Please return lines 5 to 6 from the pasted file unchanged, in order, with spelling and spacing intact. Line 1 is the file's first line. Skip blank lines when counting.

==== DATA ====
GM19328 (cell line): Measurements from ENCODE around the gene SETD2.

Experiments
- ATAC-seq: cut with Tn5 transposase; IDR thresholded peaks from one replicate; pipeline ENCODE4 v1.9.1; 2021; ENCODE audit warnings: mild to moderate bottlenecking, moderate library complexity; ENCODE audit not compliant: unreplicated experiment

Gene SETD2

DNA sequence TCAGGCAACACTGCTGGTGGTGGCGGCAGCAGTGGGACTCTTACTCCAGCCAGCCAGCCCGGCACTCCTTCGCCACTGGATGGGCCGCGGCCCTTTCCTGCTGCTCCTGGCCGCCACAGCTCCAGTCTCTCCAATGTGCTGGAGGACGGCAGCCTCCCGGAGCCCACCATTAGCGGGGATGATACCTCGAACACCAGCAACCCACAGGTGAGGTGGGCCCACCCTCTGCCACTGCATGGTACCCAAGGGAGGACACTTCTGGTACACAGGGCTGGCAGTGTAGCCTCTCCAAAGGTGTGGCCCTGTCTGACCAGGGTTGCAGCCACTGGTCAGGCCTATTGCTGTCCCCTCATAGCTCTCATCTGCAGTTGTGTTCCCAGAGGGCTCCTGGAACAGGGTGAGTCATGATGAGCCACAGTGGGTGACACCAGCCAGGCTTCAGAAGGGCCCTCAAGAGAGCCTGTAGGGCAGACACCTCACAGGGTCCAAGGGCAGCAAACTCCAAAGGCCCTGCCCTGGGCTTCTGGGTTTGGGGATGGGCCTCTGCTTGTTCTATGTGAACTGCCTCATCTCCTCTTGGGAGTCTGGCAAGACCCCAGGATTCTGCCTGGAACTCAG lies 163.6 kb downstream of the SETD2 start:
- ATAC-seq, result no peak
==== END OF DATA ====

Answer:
DNA sequence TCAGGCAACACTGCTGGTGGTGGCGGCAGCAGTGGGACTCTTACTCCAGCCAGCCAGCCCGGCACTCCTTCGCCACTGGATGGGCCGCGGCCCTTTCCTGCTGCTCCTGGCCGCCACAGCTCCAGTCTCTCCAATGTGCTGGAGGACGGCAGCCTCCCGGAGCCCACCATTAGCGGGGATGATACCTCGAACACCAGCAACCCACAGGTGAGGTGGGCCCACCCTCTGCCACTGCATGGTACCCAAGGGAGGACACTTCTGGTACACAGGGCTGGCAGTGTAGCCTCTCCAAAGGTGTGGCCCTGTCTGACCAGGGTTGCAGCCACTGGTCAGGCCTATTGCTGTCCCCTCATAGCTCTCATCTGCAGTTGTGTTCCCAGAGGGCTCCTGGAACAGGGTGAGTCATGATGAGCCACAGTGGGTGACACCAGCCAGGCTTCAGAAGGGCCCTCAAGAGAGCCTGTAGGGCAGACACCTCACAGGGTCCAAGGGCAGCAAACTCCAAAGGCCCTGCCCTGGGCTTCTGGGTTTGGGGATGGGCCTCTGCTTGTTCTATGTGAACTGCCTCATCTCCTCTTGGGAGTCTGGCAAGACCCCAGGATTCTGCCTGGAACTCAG lies 163.6 kb downstream of the SETD2 start:
- ATAC-seq, result no peak